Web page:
When you head to a baseball tournament with your parents, you don't usually expect to come home with a diamond. But that's exactly what happened to 14-year-old Kalel Langford after a post-game visit to Crater of Diamonds State Park in Arkansas. According to local news outlet KTLA, the family wanted to have the experience of hunting for a diamond at the Arkansas park, even though they didn't believe they'd actually find a real diamond.
As the outlet points out, "with a name like Crater of Diamonds, visitors to the Arkansas state park have high expectations," but the search is almost as much fun as the find. WPTV writes that when the teenager saw a "glimmering brown stone" just sitting there surrounded by unremarkable stones and pebbles "near a stream," he liked it and wanted to hang on to it.According to the Crater of Diamonds State Park website statement, Kalel described finding the diamond jumbled with other rocks of a similar size, but without the telltale golden sheen of the brown diamond.
"It was just a few inches from a stream of water, with a bunch of other rocks that were about the same size."The stone was "about the size of a pinto bean," and had a rich coffee color that shimmered enough to catch his attention. He knew right away it was "special," but had no idea that he'd stumbled across the seventh-largest diamond found at Crater of Diamonds park since 1972.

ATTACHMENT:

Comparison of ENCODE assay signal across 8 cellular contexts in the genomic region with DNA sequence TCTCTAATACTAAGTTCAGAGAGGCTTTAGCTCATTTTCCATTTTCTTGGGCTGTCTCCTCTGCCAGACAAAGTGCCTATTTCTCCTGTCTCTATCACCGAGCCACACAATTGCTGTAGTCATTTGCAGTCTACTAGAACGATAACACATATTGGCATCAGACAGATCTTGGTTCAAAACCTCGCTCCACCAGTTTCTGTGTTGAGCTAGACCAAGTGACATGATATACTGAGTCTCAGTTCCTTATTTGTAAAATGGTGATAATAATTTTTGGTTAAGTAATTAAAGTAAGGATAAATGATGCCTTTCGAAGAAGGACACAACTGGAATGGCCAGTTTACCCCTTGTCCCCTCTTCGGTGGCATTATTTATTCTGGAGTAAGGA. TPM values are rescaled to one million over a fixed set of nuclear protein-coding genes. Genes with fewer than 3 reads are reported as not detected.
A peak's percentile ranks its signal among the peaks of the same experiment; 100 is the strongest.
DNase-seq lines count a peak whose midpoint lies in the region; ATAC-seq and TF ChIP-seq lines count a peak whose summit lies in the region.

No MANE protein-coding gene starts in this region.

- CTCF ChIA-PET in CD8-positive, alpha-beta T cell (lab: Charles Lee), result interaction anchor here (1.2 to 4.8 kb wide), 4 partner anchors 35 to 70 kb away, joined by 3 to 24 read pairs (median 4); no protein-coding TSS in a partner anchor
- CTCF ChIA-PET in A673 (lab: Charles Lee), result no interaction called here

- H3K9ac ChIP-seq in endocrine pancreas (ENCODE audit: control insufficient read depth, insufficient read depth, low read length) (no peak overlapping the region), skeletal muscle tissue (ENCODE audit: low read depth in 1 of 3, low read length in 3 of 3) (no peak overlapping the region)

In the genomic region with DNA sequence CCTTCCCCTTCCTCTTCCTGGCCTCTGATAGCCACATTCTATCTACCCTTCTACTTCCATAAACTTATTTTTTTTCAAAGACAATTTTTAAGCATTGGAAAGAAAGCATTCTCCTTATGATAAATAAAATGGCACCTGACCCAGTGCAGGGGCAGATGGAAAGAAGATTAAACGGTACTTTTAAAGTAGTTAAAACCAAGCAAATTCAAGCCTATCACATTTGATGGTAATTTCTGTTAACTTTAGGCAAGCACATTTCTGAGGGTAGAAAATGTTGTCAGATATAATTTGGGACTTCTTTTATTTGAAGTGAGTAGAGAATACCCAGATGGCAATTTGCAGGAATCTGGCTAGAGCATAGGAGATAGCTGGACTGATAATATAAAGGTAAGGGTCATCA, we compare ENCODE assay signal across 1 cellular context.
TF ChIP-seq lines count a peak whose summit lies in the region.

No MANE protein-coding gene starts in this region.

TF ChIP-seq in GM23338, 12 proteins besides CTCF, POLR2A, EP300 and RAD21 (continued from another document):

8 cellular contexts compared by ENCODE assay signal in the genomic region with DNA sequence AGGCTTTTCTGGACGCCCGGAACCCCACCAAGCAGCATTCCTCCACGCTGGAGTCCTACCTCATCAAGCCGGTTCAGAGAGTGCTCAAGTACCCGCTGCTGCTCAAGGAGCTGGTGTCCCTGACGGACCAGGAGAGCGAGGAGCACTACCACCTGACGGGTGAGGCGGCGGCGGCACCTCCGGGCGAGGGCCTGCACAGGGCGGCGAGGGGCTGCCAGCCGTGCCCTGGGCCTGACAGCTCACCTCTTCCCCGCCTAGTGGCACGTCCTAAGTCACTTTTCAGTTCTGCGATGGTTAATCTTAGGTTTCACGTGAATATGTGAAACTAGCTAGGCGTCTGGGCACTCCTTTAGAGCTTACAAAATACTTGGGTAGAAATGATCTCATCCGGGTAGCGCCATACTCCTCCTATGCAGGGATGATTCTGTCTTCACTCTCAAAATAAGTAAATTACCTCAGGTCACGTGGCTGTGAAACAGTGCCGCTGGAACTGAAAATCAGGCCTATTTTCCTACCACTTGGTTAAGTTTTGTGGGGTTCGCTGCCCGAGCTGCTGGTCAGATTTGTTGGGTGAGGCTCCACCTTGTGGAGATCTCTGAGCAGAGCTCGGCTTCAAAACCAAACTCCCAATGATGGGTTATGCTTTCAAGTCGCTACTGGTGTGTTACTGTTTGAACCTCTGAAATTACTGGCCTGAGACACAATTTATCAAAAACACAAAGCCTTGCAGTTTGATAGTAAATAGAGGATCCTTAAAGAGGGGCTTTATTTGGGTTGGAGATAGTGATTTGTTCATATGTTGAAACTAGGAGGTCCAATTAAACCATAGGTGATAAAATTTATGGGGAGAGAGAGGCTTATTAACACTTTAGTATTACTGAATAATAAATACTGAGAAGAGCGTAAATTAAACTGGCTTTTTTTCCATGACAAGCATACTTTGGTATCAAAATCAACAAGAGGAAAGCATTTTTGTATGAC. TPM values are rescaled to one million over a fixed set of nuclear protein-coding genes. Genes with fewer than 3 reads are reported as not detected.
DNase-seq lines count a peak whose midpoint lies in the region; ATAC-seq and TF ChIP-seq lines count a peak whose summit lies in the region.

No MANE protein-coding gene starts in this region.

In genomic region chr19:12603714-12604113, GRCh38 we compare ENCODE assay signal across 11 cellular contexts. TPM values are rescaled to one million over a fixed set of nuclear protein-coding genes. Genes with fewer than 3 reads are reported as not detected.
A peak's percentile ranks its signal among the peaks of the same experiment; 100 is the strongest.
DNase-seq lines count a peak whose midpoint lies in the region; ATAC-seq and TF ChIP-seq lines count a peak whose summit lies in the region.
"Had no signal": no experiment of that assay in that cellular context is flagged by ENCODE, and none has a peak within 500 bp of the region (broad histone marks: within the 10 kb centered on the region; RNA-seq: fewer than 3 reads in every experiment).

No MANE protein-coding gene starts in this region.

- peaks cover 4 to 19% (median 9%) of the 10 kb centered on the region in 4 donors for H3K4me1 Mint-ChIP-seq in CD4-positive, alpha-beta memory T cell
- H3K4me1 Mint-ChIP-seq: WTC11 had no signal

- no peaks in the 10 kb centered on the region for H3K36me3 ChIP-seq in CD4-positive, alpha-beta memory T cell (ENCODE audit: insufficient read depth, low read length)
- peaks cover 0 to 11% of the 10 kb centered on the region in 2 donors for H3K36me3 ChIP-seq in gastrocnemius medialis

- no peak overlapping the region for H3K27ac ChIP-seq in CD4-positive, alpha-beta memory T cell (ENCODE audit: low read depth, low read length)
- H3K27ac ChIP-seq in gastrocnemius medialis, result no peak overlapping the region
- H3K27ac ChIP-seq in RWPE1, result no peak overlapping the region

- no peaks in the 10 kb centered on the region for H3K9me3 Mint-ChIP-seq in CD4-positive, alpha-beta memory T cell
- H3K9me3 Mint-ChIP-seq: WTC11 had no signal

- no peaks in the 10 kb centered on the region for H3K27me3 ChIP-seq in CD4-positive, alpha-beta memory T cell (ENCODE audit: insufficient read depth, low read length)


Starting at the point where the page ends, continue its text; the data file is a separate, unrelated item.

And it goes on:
The teenager showed his crater find to his dad, Craig Langford, who immediately knew the "coffee colored and frosty" pebble wasn't just an ordinary rock. Brown diamonds are especially rare, and very few of the bright brown-gold gems have been found at the Arkansas park.
"[We] knew we needed to have it looked at."When the family showed up at the Diamond Discovery Center in the park, where diamond finds are verified and registered, they found out that Kalel's special stone was actually "one of the biggest diamonds in the park's history."
At 7.44 carats, the brown diamond is dwarfed by the huge 40.23 carat Uncle Sam diamond that is the largest ever discovered at Crater of Diamonds. The Uncle Sam diamond made someone's day back in 1924. Wesley Oley Basham was foraging in Arkansas' Prairie Creek pipe mine when he happened on the Uncle Sam diamond, which was named for Basham because he was often called Uncle Sam by the locals. It was Uncle Sam's incredible find that eventually led to the renaming and designation of the area as Crater of Diamonds State Park.As for Langford and his brown diamond, the teenager has already named it. The gem is now officially known as Superman's Diamond because Kalel is a big fan of the Man of Steel.
It was a lucky chance, as diamond discoveries often are, that sent the Langford family to the Arkansas park shortly after a heavy rainfall. The search area is kept plowed so that visitors, who pay $10 each to search Crater of Diamonds, can more easily spot the precious gems. Because of the sheen that's part of even a rough diamond, they're easier to see when they're wet.
Park interpreter Waymon Cox said that the brown stone was an "extraordinary find" that may have stayed hidden for years more if the weather had been sunny all week.
"About an inch of rain fell on the plowed search area during the week. A heavy rain can uncover larger diamonds near the surface. Diamonds have a metallic-looking shine and are often easier to spot on top of the ground."And if the weather had continued rainy, the baseball tournament might have been cancelled, and Kalel Langford's Superman gem would belong to someone else. [Featured Image by Waymon Cox/Arkansas Department of Parks and Tourism/AP Images]